Watts may lose his Shell pension

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The Independent Online

Shell is considering withholding an £8m pension and more than three million share options from former chairman Sir Philip Watts. Sir Philip, who was sacked earlier this month, might not receive any pay-off at all from the company.

Shell is considering withholding an £8m pension and more than three million share options from former chairman Sir Philip Watts. Sir Philip, who was sacked earlier this month, might not receive any pay-off at all from the company.

Shell is being investigated by the US regulator, the Securities and Exchange Commission, after he reclassified a fifth of its "pro-ven" reserves as "probable". The overbooking of reserves took place between 1996 and 2002, mostly when Sir Philip was head of exploration and production.

Normally, he would be entitled to a minimum of three months' pay if he had resigned, which would amount to £186,000 based on his 2002 salary. But a source close to the company said: "These are not normal circumstances. He did not give his notice. He did not resign. The boards will decide what - if anything - he will get."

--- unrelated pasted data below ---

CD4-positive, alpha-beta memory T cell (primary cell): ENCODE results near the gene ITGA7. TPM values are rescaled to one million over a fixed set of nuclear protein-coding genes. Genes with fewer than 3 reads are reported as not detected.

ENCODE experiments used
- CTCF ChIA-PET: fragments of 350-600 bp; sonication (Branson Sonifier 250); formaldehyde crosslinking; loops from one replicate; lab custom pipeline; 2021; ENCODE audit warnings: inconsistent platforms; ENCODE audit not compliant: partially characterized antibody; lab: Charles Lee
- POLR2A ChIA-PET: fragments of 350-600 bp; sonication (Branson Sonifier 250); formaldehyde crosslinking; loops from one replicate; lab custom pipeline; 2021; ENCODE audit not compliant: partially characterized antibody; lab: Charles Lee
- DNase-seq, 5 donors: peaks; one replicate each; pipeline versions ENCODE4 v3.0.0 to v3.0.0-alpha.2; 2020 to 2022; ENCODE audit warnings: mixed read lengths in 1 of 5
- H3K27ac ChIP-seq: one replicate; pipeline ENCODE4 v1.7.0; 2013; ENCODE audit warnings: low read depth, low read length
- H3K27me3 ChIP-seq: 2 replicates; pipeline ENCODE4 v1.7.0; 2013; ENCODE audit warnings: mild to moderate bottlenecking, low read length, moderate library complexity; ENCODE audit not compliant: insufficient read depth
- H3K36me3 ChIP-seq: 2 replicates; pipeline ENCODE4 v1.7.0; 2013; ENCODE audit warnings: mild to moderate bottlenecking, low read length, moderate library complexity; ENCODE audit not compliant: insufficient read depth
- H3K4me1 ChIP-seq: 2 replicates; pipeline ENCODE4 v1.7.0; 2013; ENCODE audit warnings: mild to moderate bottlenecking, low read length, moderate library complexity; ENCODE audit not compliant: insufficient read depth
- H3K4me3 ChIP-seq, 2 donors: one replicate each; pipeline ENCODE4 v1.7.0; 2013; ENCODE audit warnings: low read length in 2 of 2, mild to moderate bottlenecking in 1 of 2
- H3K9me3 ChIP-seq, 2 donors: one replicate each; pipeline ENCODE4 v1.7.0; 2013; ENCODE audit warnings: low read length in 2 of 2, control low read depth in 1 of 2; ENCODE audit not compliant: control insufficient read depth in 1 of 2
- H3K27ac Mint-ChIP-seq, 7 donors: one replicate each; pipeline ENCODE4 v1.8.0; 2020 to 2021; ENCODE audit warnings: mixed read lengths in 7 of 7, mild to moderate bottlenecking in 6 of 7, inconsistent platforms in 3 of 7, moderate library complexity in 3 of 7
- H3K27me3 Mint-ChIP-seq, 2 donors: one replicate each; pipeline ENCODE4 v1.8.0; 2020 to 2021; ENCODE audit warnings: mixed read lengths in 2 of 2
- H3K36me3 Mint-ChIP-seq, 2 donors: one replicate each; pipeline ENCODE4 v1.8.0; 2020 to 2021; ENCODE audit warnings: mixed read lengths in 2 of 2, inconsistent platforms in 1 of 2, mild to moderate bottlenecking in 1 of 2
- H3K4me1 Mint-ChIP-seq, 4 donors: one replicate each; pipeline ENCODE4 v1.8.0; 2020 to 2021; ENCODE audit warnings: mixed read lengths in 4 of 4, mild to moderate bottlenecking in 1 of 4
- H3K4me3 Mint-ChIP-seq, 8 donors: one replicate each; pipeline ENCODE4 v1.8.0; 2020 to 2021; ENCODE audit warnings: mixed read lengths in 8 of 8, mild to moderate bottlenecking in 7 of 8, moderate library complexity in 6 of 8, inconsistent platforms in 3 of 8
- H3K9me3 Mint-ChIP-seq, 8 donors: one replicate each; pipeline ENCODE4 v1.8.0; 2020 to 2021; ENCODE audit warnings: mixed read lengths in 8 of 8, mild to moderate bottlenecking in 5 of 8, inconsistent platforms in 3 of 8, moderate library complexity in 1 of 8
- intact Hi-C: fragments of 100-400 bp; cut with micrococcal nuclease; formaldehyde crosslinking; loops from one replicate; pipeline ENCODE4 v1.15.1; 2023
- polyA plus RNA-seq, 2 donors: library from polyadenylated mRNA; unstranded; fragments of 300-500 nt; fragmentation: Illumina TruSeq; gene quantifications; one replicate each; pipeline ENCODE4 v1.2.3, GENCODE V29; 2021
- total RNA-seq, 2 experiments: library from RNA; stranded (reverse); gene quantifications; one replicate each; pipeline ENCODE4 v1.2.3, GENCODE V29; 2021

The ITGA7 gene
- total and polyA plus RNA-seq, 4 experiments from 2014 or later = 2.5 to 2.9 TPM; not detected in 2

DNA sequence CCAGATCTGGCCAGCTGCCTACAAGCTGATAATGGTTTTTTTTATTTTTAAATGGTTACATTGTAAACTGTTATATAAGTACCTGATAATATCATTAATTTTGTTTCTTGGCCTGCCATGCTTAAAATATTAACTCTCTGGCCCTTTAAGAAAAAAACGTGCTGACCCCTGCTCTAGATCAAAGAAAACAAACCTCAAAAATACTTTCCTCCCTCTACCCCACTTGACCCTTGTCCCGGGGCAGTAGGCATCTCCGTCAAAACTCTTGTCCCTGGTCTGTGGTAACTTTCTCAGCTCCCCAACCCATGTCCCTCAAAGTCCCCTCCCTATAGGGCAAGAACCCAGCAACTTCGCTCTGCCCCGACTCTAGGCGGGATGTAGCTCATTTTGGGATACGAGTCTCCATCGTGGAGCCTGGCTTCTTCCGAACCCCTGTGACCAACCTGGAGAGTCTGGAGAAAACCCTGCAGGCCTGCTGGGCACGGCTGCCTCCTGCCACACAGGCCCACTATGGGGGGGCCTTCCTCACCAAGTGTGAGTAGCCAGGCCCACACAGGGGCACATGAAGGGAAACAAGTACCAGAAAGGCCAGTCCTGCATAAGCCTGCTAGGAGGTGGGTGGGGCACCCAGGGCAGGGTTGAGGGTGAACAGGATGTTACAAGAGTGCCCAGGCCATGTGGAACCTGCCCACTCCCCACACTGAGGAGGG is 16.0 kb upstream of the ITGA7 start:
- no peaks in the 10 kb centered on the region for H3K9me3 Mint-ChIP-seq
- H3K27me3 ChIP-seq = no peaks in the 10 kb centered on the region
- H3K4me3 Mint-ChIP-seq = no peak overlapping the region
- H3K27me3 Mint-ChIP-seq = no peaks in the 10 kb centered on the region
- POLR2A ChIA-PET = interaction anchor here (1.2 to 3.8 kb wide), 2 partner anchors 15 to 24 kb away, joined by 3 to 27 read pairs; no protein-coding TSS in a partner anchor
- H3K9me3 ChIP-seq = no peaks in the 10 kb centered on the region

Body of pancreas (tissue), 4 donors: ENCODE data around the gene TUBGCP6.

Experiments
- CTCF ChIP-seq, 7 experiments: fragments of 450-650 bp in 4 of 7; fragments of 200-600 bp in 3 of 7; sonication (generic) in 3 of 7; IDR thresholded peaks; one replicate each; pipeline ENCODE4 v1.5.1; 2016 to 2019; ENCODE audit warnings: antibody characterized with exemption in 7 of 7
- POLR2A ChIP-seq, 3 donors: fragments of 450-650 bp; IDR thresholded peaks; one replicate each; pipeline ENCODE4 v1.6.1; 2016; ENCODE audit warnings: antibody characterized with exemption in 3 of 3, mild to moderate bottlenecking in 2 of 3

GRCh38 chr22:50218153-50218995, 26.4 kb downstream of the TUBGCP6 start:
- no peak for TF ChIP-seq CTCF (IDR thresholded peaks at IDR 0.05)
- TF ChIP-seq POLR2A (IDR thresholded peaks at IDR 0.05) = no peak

This week Shell will publish its annual report for 2003. Including bonuses, Sir Philip could earn almost £2m if the remuneration committee's performance targets are met.

Lawyers also said that if the SEC decides that Sir Philip knowingly mis-stated Shell's reserves, the company could sue him and demand repayment of previously paid bonuses. Between 1996 and 2002, Sir Philip received over £2.6m in performance-related bonuses and realised share options.

John Reed, partner at US corporate law firm Duane Morris, said: "If the SEC determines that Sir Philip knowingly mis-stated Shell's reserves, Shell could take steps to recover any of his performance-related bonuses, which were boosted by the reserve mis-statements and corresponding artificial inflation of the share price."

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